I’m starting a new series this week about the #SmallSteps a person can easily take to give back to their community. This isn’t about spending a lot of money or carving out a big chunk of time in your schedule- it’s all about the little things just one person can do to make a little difference, and if all of us did just a few small things to give back to our communities our world would be a better place.
Americans use checks and credit cards more than cash, by and large. That means that the few times we do use cash, we don’t really know what to do with change. That’s especially true because change is not worth much in the US- you can’t buy candy for a quarter, you can’t buy stamps, you can hardly even buy a single sticker with less than a dollar.
Save your change
But change does add up, and after a few cash transactions your change might add up to a dollar. I know that’s still not much for you, and you can’t buy much with just a dollar- just one thing at the dollar store, and even some of them actually charge more than the bill they were named for- but think of how that dollar can add up with other dollars.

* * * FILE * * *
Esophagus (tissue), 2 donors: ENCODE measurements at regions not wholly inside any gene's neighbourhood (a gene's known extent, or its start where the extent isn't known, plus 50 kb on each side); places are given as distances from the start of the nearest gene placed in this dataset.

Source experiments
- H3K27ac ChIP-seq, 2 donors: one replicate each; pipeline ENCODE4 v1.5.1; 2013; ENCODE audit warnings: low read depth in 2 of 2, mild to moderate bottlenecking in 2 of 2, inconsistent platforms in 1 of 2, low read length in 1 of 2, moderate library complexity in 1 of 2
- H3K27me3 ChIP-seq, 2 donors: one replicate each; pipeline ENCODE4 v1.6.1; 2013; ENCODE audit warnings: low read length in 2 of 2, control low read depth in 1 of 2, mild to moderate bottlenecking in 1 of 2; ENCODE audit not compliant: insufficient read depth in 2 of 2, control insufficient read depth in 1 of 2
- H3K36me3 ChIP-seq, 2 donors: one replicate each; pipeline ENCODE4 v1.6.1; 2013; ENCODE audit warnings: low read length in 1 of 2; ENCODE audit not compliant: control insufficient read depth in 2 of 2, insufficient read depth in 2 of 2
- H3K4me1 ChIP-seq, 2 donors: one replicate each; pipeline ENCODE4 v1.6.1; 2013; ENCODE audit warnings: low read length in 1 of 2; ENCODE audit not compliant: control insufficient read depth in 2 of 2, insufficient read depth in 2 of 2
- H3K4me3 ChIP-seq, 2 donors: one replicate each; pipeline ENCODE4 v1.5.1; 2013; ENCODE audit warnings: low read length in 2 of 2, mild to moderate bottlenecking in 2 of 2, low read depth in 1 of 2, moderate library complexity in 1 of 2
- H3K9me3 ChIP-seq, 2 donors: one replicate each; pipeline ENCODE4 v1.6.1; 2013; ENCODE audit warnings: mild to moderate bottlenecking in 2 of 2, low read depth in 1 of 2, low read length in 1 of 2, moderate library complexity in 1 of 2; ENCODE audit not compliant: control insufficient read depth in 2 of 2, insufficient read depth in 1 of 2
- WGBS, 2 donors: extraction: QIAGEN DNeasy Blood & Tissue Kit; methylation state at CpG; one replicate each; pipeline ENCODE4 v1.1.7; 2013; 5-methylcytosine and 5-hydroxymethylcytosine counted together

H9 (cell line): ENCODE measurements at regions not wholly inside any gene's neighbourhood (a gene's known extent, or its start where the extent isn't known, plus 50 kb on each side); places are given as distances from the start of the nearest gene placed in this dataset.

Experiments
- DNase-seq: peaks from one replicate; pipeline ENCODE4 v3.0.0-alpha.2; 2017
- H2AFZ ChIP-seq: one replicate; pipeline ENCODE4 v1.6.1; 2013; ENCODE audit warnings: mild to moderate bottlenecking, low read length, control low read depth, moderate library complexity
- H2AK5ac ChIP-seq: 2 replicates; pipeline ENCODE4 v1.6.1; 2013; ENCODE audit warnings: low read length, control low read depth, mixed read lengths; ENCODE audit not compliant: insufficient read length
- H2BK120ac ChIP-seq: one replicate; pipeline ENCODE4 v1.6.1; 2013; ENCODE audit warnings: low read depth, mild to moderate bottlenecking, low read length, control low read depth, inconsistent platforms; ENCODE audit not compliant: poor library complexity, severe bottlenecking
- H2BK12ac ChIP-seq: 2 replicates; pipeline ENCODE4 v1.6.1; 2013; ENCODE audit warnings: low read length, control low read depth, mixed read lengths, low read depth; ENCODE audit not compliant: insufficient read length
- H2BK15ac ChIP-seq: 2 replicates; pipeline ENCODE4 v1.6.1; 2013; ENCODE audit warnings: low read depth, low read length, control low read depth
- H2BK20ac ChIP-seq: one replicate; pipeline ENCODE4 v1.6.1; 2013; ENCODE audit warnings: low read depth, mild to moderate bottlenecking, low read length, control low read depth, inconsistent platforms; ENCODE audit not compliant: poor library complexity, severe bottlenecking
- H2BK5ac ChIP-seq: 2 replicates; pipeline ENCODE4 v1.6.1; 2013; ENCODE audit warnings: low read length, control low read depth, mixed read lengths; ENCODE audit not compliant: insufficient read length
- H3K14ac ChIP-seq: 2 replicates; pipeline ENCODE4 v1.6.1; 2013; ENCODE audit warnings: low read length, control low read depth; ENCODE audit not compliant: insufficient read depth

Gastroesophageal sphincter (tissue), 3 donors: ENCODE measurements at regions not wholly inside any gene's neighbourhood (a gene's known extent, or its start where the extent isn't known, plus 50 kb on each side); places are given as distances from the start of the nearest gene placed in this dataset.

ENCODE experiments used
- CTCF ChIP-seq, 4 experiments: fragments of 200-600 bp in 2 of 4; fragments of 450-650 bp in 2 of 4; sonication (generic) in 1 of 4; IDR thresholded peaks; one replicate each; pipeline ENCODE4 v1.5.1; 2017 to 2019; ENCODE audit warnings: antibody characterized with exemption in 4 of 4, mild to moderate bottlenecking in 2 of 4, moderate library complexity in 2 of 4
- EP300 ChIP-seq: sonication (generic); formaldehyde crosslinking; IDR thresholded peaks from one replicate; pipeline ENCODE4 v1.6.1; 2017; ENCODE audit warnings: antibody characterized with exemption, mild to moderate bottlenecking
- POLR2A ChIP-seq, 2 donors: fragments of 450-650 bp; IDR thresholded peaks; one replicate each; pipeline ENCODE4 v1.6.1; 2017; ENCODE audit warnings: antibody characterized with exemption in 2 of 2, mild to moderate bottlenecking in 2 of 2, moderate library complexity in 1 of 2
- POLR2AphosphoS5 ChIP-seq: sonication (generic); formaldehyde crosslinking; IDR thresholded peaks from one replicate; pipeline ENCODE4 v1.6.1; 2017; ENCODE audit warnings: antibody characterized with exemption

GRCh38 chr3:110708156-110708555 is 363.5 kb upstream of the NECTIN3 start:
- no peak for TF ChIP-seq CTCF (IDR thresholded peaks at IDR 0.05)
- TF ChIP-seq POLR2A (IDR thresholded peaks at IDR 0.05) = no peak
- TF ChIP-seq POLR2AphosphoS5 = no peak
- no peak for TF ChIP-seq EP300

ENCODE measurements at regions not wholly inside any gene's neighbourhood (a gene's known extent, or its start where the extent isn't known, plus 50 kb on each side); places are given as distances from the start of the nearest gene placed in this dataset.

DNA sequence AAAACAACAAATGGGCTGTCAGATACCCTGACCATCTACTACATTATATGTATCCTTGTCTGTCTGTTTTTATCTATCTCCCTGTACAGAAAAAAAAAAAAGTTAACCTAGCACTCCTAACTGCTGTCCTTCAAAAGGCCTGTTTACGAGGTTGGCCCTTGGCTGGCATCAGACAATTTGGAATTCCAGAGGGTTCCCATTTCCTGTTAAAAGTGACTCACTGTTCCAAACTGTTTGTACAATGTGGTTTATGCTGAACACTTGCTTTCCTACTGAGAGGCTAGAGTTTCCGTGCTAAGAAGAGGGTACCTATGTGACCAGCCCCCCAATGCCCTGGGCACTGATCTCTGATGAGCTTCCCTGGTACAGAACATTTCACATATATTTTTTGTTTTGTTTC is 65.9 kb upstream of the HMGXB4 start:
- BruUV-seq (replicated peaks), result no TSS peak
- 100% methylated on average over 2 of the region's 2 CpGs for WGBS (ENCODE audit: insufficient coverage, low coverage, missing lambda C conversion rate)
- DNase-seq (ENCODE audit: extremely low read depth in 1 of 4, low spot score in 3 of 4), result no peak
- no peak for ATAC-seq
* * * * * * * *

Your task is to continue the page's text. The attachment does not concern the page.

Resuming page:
I like to keep my change in a little change purse that I keep specifically to give to buskers, homeless people, and people asking me for spare change on the Metro to get the rest of the fare they need to get home. I know sometimes those people might not actually need my change and might just be taking advantage of a person who looks like a tourist- I smile far too much to look like I’m just commuting, even when I am!- but I like to do my part to help out for those few times it really is a person in desperate need, and honestly even if a person doesn’t really HAVE to have donations from me to survive, I just like to help others no matter if they need it more or less than other people might.
So I keep my little change purse and gather all the hassle of coins in there. I keep a few dollar bills in there too, the ones I can afford. I do give more than just my coins- I have “charity money” planned out in my budget and I give it to a few homeless shelters, a burn charity, and straight up in cash to some homeless members of the community who have become friends and I do happen to know are not just for-profit beggars (because that is a very lucrative job that exists in this city and threatens the livelihood of actually homeless people), but I keep my change purse for anyone else in need- even those very same for profit beggars on occasion. I just like to be kind, and it’s a way I can afford to do that with my currently limited income.